- Detailed accurate picture
- Local dimming effective with SDR
- Wide colour gamut
- High peak brightness
- Low input lag
- Easy to setup and use
- Great set of features
- Well made and attractive design
- Local dimming can struggle with HDR
- Optimal viewing angles could be wider
What is the Samsung Q8C?
The Q8C is the mid-range model in Samsung’s new QLED range of Ultra HD 4K TVs, that includes the flagship Q9F and entry-level Q7F and Q7C. The suffix denotes whether the model is curved or flat and the Q8C only comes in a curved option. Thankfully this year Samsung have decided to use consistent model numbers in different territories, thus preventing any consumer confusion when it comes to identifying the new TVs. Although Samsung have promoted their new QLED range quite heavily, it is not strictly a new technology but rather an LCD panel that uses an LED backlight and quantum dot technology to deliver increased brightness levels, more colours and wider viewing angles. Samsung claim that their new QLED TVs can deliver a peak luminance of 1500nits and a colour gamut that is 100% of DCI-P3, they also support High Dynamic Range, specifically HDR 10+and HLG, and are certified as Ultra HD Premium by the UHD Alliance.
Along with the bezel-less curved screen, the Q8C also uses Samsung’s 360 degree design ethos, with an all-metal finish, a newly designed stand and a no-gap wall mount. There’s better cable management thanks to the latest version of the One Connect box and a fibre optic connection that goes from the box to the TV itself. There’s also a redesigned One Remote and the company’s new Q Smart TV platform which combines Samsung’s Smart Hub with the Q Engine for a fast and responsive system that is easy to use whilst at the same time offering the widest possible choice. The Q8C comes in 55-, 65- and 75-inch screen sizes and we’re reviewing the QE65Q8C which has a price of £3,799/$5,698 as at the time of writing (April 2017). So can the Q8C deliver on Samsung’s promise of being the next innovation in TV technology or will it be more of an evolutionary process based on last year’s successful KS range of UHD TVs. Let’s find out…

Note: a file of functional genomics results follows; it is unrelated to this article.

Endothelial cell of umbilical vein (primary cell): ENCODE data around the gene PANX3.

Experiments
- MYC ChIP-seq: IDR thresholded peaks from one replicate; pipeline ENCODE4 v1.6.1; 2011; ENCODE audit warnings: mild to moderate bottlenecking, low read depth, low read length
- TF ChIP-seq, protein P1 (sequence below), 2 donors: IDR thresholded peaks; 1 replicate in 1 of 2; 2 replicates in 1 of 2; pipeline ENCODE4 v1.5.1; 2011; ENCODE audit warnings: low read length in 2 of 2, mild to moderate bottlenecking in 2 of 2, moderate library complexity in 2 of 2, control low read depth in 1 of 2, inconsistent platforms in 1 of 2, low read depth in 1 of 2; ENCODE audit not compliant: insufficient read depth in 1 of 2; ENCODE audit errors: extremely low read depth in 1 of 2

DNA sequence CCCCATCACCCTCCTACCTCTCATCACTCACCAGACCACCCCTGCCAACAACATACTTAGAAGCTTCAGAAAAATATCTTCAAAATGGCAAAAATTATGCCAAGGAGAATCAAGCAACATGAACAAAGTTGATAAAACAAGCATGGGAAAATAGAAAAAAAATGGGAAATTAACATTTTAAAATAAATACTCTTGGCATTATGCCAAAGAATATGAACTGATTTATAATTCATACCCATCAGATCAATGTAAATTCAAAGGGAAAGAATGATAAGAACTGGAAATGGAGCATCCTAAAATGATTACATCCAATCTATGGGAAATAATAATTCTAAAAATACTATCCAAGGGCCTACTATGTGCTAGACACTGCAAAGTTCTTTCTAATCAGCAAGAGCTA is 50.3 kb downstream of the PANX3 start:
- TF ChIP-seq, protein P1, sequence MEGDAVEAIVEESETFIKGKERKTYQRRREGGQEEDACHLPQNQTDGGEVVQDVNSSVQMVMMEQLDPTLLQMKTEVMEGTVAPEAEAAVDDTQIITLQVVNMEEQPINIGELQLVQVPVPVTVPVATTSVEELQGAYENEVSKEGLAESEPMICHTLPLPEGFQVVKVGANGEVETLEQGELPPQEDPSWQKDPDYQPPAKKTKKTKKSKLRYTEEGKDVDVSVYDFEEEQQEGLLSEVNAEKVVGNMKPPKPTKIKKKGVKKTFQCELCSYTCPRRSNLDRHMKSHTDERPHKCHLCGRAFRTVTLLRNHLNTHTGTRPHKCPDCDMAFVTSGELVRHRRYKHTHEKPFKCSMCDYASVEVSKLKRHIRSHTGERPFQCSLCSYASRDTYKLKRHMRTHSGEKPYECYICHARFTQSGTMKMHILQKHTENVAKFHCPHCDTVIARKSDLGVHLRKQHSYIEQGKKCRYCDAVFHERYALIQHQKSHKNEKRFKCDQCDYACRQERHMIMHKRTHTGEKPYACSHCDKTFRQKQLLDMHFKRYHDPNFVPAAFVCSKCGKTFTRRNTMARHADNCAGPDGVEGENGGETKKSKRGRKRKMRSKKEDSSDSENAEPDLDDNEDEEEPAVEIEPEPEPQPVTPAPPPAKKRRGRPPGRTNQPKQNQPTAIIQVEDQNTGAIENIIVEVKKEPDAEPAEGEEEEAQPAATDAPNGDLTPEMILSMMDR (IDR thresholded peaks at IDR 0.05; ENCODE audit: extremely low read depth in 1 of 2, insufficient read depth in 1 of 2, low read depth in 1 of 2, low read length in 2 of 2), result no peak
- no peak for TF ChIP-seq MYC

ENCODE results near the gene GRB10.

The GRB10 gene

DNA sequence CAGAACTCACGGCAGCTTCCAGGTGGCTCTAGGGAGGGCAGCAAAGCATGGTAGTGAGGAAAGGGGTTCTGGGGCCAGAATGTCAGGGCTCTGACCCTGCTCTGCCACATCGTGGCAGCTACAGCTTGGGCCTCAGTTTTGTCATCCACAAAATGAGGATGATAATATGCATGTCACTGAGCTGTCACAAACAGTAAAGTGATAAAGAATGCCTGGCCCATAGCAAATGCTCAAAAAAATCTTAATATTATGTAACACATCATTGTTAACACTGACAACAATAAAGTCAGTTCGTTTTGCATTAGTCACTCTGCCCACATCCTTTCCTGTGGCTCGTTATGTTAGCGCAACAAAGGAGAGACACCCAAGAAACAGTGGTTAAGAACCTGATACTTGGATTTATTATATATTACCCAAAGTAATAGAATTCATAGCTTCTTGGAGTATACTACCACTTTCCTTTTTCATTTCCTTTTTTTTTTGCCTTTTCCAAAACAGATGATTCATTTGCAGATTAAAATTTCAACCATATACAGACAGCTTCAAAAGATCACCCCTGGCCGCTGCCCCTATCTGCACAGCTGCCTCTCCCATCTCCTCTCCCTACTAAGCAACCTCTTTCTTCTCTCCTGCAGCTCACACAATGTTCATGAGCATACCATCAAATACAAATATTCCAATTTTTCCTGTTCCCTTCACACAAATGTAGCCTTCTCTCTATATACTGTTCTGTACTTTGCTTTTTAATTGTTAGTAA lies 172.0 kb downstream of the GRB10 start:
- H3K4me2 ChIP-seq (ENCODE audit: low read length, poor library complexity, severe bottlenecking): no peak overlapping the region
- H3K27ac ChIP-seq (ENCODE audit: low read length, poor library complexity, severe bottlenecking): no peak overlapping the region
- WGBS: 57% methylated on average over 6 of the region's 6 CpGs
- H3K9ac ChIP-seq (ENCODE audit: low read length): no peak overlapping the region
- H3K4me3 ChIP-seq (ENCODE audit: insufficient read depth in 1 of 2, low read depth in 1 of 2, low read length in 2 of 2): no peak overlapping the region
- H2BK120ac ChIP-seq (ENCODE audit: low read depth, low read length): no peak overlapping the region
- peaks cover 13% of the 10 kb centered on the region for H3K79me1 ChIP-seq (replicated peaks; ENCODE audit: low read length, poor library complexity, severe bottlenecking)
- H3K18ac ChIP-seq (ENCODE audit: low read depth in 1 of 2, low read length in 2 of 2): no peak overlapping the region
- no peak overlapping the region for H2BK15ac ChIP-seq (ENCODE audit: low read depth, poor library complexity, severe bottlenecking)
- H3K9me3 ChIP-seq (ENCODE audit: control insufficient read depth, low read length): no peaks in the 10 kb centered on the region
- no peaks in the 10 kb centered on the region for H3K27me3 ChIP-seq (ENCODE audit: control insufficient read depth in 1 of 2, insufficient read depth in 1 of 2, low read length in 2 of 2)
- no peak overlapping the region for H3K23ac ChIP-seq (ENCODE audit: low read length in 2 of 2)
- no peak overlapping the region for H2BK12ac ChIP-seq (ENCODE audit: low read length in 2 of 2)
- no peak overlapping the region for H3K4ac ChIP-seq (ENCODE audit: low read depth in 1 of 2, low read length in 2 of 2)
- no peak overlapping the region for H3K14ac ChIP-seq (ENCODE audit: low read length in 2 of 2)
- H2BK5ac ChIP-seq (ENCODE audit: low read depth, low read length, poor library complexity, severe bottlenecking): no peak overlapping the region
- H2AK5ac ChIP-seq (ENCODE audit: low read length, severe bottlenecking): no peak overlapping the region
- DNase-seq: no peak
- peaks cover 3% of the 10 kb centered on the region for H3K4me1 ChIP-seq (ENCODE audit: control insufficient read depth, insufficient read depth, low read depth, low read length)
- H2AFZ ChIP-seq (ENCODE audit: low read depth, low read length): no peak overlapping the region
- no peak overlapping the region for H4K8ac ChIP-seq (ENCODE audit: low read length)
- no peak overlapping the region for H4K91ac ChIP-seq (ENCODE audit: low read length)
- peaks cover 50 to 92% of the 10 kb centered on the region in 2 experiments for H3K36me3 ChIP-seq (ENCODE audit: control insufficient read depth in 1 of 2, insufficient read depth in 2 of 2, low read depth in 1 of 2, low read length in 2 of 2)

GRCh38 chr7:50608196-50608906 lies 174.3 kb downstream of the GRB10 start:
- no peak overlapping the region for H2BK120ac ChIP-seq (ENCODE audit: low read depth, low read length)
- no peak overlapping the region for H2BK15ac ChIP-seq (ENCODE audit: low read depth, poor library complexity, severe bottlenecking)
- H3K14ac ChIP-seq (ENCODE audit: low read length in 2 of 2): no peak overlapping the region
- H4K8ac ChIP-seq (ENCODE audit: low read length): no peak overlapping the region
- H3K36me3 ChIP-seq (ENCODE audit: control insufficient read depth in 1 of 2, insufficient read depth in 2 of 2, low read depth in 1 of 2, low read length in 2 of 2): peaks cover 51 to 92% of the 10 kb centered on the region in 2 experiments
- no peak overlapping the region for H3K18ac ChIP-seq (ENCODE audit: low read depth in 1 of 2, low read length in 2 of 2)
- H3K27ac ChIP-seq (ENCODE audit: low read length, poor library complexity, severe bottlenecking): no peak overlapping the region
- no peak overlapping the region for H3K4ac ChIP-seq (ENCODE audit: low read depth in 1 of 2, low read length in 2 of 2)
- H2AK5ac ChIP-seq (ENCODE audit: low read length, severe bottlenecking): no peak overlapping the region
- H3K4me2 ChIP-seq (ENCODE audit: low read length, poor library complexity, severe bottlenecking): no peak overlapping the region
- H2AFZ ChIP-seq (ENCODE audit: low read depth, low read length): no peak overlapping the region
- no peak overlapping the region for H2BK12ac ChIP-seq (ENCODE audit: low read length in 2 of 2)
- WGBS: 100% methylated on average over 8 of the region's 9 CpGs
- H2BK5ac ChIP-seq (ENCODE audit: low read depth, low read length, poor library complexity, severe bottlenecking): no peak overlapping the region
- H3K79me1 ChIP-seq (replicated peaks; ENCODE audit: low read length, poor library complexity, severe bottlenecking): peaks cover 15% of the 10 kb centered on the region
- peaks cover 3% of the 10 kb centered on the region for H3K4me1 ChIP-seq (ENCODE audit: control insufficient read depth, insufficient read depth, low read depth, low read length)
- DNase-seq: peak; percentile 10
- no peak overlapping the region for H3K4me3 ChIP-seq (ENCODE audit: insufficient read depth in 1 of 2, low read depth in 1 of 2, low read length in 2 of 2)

Although not hugely different from last year’s KS9000, Samsung has refined the overall design to deliver another TV with a sleek finish and an equally contemporary appearance. They have retained their 360 degree design ethos, which basically means the Q8C looks attractive from every angle. Samsung have also improved the build quality (there were reports of production problems last year with poor quality control in some cases) and the Q8C is well made and uses an all-metal construction for both the main chassis and the stand.
At the front you have the curved bezel-less screen with a 5mm wide chrome trim and a 5mm wide black border around the image. There’s an improved black filter on the screen that only reflects 0.1% of ambient light, whilst an additional layer on the inside of the LCD panel reduces reflections to 1.35%, as a result only 1.45% of all ambient light is reflected, a number that Samsung claim is the world’s lowest. Otherwise its all very minimalist and rather similar to last year, with an illuminated Samsung logo at the centre bottom of the screen, although you can turn this off if you prefer.
The all-metal chrome stand has had a slight redesign, with a tubular shape to the front support, a more rounded look to the rear column and nice brush metal finish. However in terms of its overall appearance it’s very similar to last year with a v-shaped rear that gives the impression the screen is floating in mid-air. If you’re thinking of using the stand it measures 910 x 370mm, it can’t be swivelled and there’s 110mm of clearance beneath the screen itself. Around the back is where all the main differences are and most of these are related to tidier cable management.
The stand attaches to the rear of the Q8C in a recessed section that is then covered by a removable panel making the back look very clean. There are minimal connections on the TV itself, merely the connector for the One Connect box and the power cable, and these can also be hidden behind a removable panel and run down inside the stand to keeps things very tidy. If you’re thinking of wall mounting, the recessed area where the stand is attached can also be used with the ‘No Gap Wall-Mount’ which is sold separately. This dedicated mount allows you to install the Q8C flush with the wall, although you also have the option of a standard 400 x 400 VESA wall bracket and spacers are included for the purpose.